Respondent: In that Evening Dance of the Grey Flies there was a lot about death. As one gets closer to death it is less inimical.

Interviewer: The oneness or unity. Is that ever connected with death in your imagination?

Respondent: Not really. No, I don't think so. I suppose it could be, but it could also be connected with love. I am inclined to believe in immortality in some form — or let me phrase it differently — I incline towards the idea of immortality. "Believe" is a word I'm uneasy with even when I use it — or especially when I use it. But I don't think death necessarily is unity with the Godhead. One may not have evolved far enough. Surely it's not all that quick and easy.

Interviewer: You think of human beings as at least capable of evolving towards that One.

Respondent: I like to think that. I don't know that I believe it, but I like to think it.

Interviewer: Have you always thought that way? I notice even in your early poems there are portraits of people who seem to have missed an opportunity entirely, and the sub-text of the poem seems to be a tone of regret that something didn't happen that could have happened. Am I on the track of something, do you think? That there was the possibility of evolving, of taking another step, of being transformed even, and it didn't happen and now they have become something else.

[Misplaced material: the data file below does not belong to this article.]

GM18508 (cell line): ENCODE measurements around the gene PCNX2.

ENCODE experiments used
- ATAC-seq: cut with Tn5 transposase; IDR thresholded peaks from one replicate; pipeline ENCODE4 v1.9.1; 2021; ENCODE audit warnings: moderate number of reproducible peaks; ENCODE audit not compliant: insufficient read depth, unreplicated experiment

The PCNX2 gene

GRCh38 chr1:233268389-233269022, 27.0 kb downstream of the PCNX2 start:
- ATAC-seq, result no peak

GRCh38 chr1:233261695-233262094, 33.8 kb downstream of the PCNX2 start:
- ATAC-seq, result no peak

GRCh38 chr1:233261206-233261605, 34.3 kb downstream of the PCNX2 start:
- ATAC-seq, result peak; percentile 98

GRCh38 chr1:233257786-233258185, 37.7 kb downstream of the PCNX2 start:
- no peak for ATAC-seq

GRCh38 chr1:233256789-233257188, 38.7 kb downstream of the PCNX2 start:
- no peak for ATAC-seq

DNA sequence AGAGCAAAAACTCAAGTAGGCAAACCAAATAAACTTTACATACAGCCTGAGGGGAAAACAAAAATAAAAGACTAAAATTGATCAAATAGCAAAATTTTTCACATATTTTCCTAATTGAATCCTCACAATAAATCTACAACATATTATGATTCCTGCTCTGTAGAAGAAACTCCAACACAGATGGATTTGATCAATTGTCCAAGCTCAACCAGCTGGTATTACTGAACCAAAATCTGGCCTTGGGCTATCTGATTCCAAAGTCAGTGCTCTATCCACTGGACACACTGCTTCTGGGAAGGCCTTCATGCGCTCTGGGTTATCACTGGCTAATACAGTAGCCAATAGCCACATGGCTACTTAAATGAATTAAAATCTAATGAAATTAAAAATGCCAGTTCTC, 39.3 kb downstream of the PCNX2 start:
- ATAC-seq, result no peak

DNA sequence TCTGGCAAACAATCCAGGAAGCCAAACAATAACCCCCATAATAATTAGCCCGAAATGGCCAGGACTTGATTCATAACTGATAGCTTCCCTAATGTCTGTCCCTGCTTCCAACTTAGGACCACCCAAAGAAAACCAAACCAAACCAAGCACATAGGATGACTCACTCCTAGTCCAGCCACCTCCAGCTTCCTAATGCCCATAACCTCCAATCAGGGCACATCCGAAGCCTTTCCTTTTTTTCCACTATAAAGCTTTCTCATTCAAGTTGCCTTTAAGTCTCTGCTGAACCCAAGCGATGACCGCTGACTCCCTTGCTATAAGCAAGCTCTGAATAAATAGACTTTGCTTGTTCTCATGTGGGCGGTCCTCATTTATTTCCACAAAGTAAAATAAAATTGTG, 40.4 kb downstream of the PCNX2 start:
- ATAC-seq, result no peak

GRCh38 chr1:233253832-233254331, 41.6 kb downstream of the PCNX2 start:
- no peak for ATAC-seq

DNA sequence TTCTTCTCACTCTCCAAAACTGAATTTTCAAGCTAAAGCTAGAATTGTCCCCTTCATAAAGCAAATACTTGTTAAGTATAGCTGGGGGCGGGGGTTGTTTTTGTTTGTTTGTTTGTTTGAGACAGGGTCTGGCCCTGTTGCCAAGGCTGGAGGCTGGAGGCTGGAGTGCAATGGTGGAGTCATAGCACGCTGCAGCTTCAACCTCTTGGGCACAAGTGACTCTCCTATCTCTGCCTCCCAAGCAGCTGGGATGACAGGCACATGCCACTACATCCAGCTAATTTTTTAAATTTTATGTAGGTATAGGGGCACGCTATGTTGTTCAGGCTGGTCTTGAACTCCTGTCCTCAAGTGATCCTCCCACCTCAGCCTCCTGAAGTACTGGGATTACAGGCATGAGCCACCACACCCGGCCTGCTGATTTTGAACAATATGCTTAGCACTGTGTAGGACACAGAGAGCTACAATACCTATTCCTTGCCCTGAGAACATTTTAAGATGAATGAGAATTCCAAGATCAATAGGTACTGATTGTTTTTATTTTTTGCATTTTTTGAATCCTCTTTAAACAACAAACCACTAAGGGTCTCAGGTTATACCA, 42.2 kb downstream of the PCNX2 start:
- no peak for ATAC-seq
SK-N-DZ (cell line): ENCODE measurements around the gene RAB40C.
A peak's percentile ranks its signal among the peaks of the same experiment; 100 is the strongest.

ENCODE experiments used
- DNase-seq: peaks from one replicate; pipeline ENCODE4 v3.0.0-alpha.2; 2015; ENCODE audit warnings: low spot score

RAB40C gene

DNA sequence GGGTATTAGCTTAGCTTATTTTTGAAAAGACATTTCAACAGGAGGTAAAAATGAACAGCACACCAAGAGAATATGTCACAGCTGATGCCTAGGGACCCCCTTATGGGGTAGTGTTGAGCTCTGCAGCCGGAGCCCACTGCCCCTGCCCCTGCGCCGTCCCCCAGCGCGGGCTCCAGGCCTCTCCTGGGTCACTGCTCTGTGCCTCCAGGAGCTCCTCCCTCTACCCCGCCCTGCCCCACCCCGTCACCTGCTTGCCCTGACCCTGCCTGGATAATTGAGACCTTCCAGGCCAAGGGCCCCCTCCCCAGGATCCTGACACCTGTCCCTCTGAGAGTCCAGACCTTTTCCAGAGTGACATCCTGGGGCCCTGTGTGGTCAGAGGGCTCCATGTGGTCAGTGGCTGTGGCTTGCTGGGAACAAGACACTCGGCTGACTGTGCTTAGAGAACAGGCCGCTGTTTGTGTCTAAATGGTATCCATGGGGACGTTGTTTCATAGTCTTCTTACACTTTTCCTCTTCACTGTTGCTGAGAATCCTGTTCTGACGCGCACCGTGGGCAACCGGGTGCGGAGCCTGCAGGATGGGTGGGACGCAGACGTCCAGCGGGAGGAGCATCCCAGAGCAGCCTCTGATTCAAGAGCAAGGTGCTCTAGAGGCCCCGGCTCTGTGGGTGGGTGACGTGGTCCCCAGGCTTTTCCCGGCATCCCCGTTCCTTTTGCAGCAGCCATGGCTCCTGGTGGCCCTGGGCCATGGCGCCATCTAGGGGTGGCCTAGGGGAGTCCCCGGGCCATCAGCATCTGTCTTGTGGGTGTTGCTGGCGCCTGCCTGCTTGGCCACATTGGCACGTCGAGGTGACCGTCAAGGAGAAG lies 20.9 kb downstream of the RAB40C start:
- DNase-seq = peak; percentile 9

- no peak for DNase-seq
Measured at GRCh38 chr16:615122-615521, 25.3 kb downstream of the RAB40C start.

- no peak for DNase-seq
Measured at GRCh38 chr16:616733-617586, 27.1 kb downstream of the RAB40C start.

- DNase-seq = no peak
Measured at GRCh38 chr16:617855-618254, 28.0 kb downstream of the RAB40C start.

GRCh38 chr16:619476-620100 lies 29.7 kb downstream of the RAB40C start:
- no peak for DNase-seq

Respondent: I only remember that in relation to the poem "Elegy", which isn't a very good poem. In it I regret the subject's incapacity to get past a certain point in her own personality.

Interviewer: Those portraits of landladies and paranoids etc. seem to me to be significant as portraits of those who seem caught, lost, trapped, or arrested somehow; who didn't recognize an opportunity?

Respondent: Perhaps you're right. I wrote them in Montreal during the war when for the first time I came up against people who were totally different from those I had known when I lived with my family. I was appalled by what seemed to be the smallness of their lives, and concerned that so many of them seemed cornered. This may have been arrogant of me. I may have misjudged their potential.

     I had been brought up to believe — there's that word again! — that we are capable of evolving, and suddenly, almost overnight, I found myself working with people whose economic conditions seemed to offer no opportunity for further growth. My father was great on mind over matter, but it occurred to me at that time that it was easier when you had some matter to have your mind over — that poverty lowered your ceiling. Incidentally, my father wasn't a Christian Scientist. He wasn't anything. He was a very free thinker.

Interviewer: You weren't brought up with an orthodox religious training?